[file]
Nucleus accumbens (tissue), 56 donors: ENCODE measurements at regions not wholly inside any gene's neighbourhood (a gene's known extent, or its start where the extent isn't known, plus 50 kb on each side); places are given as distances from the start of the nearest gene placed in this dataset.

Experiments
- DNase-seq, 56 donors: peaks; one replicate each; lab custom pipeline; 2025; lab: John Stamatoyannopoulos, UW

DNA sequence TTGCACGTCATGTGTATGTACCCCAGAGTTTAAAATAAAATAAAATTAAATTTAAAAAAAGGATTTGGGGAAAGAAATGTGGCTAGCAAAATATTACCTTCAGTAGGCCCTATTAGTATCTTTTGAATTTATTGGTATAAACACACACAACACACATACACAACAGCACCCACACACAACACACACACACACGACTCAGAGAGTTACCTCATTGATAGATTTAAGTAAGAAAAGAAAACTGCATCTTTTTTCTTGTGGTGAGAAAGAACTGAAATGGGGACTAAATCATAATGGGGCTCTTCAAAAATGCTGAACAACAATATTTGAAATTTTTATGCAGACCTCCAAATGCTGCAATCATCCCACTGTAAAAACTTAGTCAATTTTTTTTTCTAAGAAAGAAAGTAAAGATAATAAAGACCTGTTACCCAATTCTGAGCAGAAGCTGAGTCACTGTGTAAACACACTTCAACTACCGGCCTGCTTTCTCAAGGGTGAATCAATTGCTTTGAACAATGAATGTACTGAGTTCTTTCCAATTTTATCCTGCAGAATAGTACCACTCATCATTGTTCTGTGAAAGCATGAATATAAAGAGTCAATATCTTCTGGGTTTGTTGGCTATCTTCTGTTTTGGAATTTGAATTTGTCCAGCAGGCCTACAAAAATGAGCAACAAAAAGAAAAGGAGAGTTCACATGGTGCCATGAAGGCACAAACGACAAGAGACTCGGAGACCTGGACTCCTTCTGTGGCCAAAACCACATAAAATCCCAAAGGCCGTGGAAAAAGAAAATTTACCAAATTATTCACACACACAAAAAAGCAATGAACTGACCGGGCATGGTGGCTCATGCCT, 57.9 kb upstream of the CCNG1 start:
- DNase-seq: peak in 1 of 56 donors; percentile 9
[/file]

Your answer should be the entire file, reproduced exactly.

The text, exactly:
Nucleus accumbens (tissue), 56 donors: ENCODE measurements at regions not wholly inside any gene's neighbourhood (a gene's known extent, or its start where the extent isn't known, plus 50 kb on each side); places are given as distances from the start of the nearest gene placed in this dataset.

Experiments
- DNase-seq, 56 donors: peaks; one replicate each; lab custom pipeline; 2025; lab: John Stamatoyannopoulos, UW

DNA sequence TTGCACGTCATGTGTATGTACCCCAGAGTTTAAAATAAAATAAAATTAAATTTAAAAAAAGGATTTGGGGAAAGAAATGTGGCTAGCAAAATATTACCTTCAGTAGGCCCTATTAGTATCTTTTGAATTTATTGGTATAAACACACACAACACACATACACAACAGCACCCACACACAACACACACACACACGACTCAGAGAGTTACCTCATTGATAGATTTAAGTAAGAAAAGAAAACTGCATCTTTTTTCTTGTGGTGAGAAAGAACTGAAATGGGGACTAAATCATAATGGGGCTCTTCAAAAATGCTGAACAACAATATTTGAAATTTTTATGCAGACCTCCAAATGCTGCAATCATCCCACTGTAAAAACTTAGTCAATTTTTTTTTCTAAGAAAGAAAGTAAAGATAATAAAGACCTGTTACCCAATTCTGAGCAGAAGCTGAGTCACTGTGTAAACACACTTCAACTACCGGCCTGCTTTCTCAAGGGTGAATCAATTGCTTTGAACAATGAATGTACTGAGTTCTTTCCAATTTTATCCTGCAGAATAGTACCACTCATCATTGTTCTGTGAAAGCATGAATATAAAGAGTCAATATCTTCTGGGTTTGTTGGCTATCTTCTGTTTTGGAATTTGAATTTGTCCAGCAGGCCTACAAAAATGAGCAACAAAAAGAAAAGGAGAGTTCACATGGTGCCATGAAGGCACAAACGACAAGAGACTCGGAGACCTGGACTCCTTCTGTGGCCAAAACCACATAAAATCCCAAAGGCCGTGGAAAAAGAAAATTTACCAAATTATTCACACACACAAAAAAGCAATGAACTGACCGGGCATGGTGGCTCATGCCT, 57.9 kb upstream of the CCNG1 start:
- DNase-seq: peak in 1 of 56 donors; percentile 9